A recent article published in the Journal of the Ocean Science Foundation unveiled this black beauty as a new species with one badass name: Ninja Crow Shark!

Now, don’t go saying: “Go home RocketNews24 writer, you’re drunk. I already heard about this and it’s called a ‘ninja lanternshark.'” You mustn’t forget that this is a ninja shark and so its Japanese name must be honored as such.

The many species of lanternsharks are known as “karasuzame” in Japanese which translates to “crow sharks” in English. Although they seem contradictory, both names are appropriate. “Lanternshark” refers to the animals’ ability to illuminate itself in the deep waters where they reside. However, despite their glowing ability these creatures also tend to be jet black, hence the name “crow shark.”

 Immature male ninja crow shark (Adult female pictured above)

Image: Dr. Douglas J. Long and D. Ross Robertson

So, when translating “ninja lanternshark” over to Japanese it becomes the “ninja crow shark,” a name that simply begs for a B-movie to be made of it…preferably with Eric Roberts.

This new type of lanternshark was found by chance off the Pacific coast of Central America, and determined to be a new species by the team of Victoria Vásquez, David Ebert, and Douglas Long. Vásquez told us it was named “ninja lanternshark” by a group of kids aged 8 to 14, because of its stark black appearance and – we assume – because ninjas are pretty rad. She also mentioned that a video of the naming process is coming soon to the Pacific Shark Research Center website.

Combined with such a moniker the beast looks rather intimidating but really the ones discovered so far are only up to 50 centimeters (20 inches) in length, which means any of us could probably take one in a bar brawl if push comes to shove. Of course, that bar would also have to several hundred meters below sea level if you’d ever hope to encounter one.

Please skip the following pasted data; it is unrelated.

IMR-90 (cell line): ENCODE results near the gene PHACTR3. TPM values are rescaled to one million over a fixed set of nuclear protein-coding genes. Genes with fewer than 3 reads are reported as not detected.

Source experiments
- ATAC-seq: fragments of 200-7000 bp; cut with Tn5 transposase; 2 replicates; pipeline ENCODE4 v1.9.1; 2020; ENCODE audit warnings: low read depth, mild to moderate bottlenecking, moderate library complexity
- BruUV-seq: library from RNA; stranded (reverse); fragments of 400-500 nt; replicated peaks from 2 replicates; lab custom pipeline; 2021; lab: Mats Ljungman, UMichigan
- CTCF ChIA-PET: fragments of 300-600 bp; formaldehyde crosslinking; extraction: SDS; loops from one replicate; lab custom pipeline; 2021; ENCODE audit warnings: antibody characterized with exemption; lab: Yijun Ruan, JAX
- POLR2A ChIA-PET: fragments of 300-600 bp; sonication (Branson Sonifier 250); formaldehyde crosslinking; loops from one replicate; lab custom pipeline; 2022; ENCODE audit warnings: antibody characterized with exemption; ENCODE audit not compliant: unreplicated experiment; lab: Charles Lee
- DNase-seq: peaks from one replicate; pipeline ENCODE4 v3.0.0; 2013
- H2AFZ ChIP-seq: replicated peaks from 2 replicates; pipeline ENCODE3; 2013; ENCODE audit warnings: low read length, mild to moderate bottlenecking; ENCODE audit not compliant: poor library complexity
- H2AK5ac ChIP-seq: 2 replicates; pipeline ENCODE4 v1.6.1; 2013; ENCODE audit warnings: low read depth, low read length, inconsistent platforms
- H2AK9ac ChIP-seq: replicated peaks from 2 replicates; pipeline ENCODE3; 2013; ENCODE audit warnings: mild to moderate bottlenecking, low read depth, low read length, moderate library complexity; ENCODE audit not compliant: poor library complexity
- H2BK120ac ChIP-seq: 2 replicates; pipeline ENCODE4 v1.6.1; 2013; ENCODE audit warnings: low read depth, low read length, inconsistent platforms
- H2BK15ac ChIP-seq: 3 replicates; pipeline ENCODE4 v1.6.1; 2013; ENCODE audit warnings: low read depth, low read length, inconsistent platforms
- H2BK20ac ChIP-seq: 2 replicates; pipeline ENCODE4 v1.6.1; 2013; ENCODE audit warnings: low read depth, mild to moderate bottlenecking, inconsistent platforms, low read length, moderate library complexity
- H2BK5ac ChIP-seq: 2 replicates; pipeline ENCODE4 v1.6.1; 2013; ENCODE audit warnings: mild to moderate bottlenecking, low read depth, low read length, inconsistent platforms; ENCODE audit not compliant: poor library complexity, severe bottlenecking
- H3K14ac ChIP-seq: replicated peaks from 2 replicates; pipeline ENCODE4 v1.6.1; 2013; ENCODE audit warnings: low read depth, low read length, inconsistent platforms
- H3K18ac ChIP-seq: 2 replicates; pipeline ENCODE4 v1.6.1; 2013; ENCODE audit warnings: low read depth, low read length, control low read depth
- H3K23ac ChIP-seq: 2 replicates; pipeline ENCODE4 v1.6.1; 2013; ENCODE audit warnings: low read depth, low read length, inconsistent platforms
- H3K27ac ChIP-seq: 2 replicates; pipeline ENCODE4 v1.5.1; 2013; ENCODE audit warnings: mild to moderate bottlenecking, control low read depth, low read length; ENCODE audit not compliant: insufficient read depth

Up close and personal with the ninja lanternshark’s little teeth.

17245771-96bc-44c6-9a5c-6c8af63a8966Image: Dr. Douglas J. Long

Also, in another move of playful naming, this shark’s scientific name is Etmopterus benchleyi. Literary types might recognize the similarity to Peter Benchley, author of Jaws. However, rather than a reminder of the horrors of sharks that the book elicits, the name was chosen for the late writer’s significant post-Jaws efforts and contributions towards shark conservation. So, in a tip of the hat to both Benchley and the ninja crow shark, the team made up this poorly scaled parody promotional poster.

If you would like to learn more about the discovery of the ninja lanternshark, research team member Dr. Douglas Long wrote an entertaining and detailed account on Deep Sea News.

Source: Journal of the Ocean Science Foundation (English/pdf), CNN Japan, Hachima Kiko (Japanese)
Top Image:
 Dr. Douglas J. Long and D. Ross Robertson
Bottom Image: Victoria Vásquez and RocketNews24